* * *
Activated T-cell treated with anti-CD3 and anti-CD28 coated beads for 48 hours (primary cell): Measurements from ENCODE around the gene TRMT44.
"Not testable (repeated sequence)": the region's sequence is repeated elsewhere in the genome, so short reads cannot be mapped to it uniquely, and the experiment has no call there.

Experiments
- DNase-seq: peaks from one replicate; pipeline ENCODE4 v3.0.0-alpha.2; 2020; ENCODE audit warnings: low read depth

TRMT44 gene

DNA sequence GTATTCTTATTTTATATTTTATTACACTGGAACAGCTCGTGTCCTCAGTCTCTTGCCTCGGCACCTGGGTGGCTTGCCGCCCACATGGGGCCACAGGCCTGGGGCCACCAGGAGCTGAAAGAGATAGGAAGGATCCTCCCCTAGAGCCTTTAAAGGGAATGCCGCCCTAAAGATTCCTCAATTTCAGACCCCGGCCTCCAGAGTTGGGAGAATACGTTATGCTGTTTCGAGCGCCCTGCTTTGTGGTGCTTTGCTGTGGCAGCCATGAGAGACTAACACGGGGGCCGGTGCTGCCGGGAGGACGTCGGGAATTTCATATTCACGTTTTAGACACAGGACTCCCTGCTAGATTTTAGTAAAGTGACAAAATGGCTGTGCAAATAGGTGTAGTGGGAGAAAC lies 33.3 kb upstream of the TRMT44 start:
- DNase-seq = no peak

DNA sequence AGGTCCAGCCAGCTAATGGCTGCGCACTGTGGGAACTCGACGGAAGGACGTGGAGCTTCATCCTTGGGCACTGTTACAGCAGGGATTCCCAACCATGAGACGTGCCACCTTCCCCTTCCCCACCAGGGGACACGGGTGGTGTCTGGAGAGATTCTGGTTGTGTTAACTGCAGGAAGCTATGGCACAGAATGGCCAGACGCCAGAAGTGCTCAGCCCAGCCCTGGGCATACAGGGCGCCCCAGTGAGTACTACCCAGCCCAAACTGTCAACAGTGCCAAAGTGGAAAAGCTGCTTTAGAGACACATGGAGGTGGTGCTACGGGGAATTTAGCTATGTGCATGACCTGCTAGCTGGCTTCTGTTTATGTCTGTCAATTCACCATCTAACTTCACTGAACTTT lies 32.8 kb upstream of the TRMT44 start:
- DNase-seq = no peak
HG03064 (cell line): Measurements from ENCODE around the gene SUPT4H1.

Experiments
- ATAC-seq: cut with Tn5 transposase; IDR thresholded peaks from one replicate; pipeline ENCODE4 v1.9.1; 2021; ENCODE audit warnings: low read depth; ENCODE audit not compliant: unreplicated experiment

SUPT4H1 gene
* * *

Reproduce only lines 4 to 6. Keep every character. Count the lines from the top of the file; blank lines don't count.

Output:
- DNase-seq: peaks from one replicate; pipeline ENCODE4 v3.0.0-alpha.2; 2020; ENCODE audit warnings: low read depth

TRMT44 gene

DNA sequence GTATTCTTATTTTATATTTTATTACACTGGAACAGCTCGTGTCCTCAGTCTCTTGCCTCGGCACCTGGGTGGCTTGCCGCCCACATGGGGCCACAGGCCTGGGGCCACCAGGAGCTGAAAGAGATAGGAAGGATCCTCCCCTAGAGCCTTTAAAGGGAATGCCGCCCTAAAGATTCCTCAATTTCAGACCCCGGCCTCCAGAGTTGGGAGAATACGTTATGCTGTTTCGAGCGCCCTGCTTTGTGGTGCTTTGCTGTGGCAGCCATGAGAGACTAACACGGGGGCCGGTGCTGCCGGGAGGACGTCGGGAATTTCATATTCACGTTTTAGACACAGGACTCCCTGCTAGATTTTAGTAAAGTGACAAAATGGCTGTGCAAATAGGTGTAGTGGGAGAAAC lies 33.3 kb upstream of the TRMT44 start: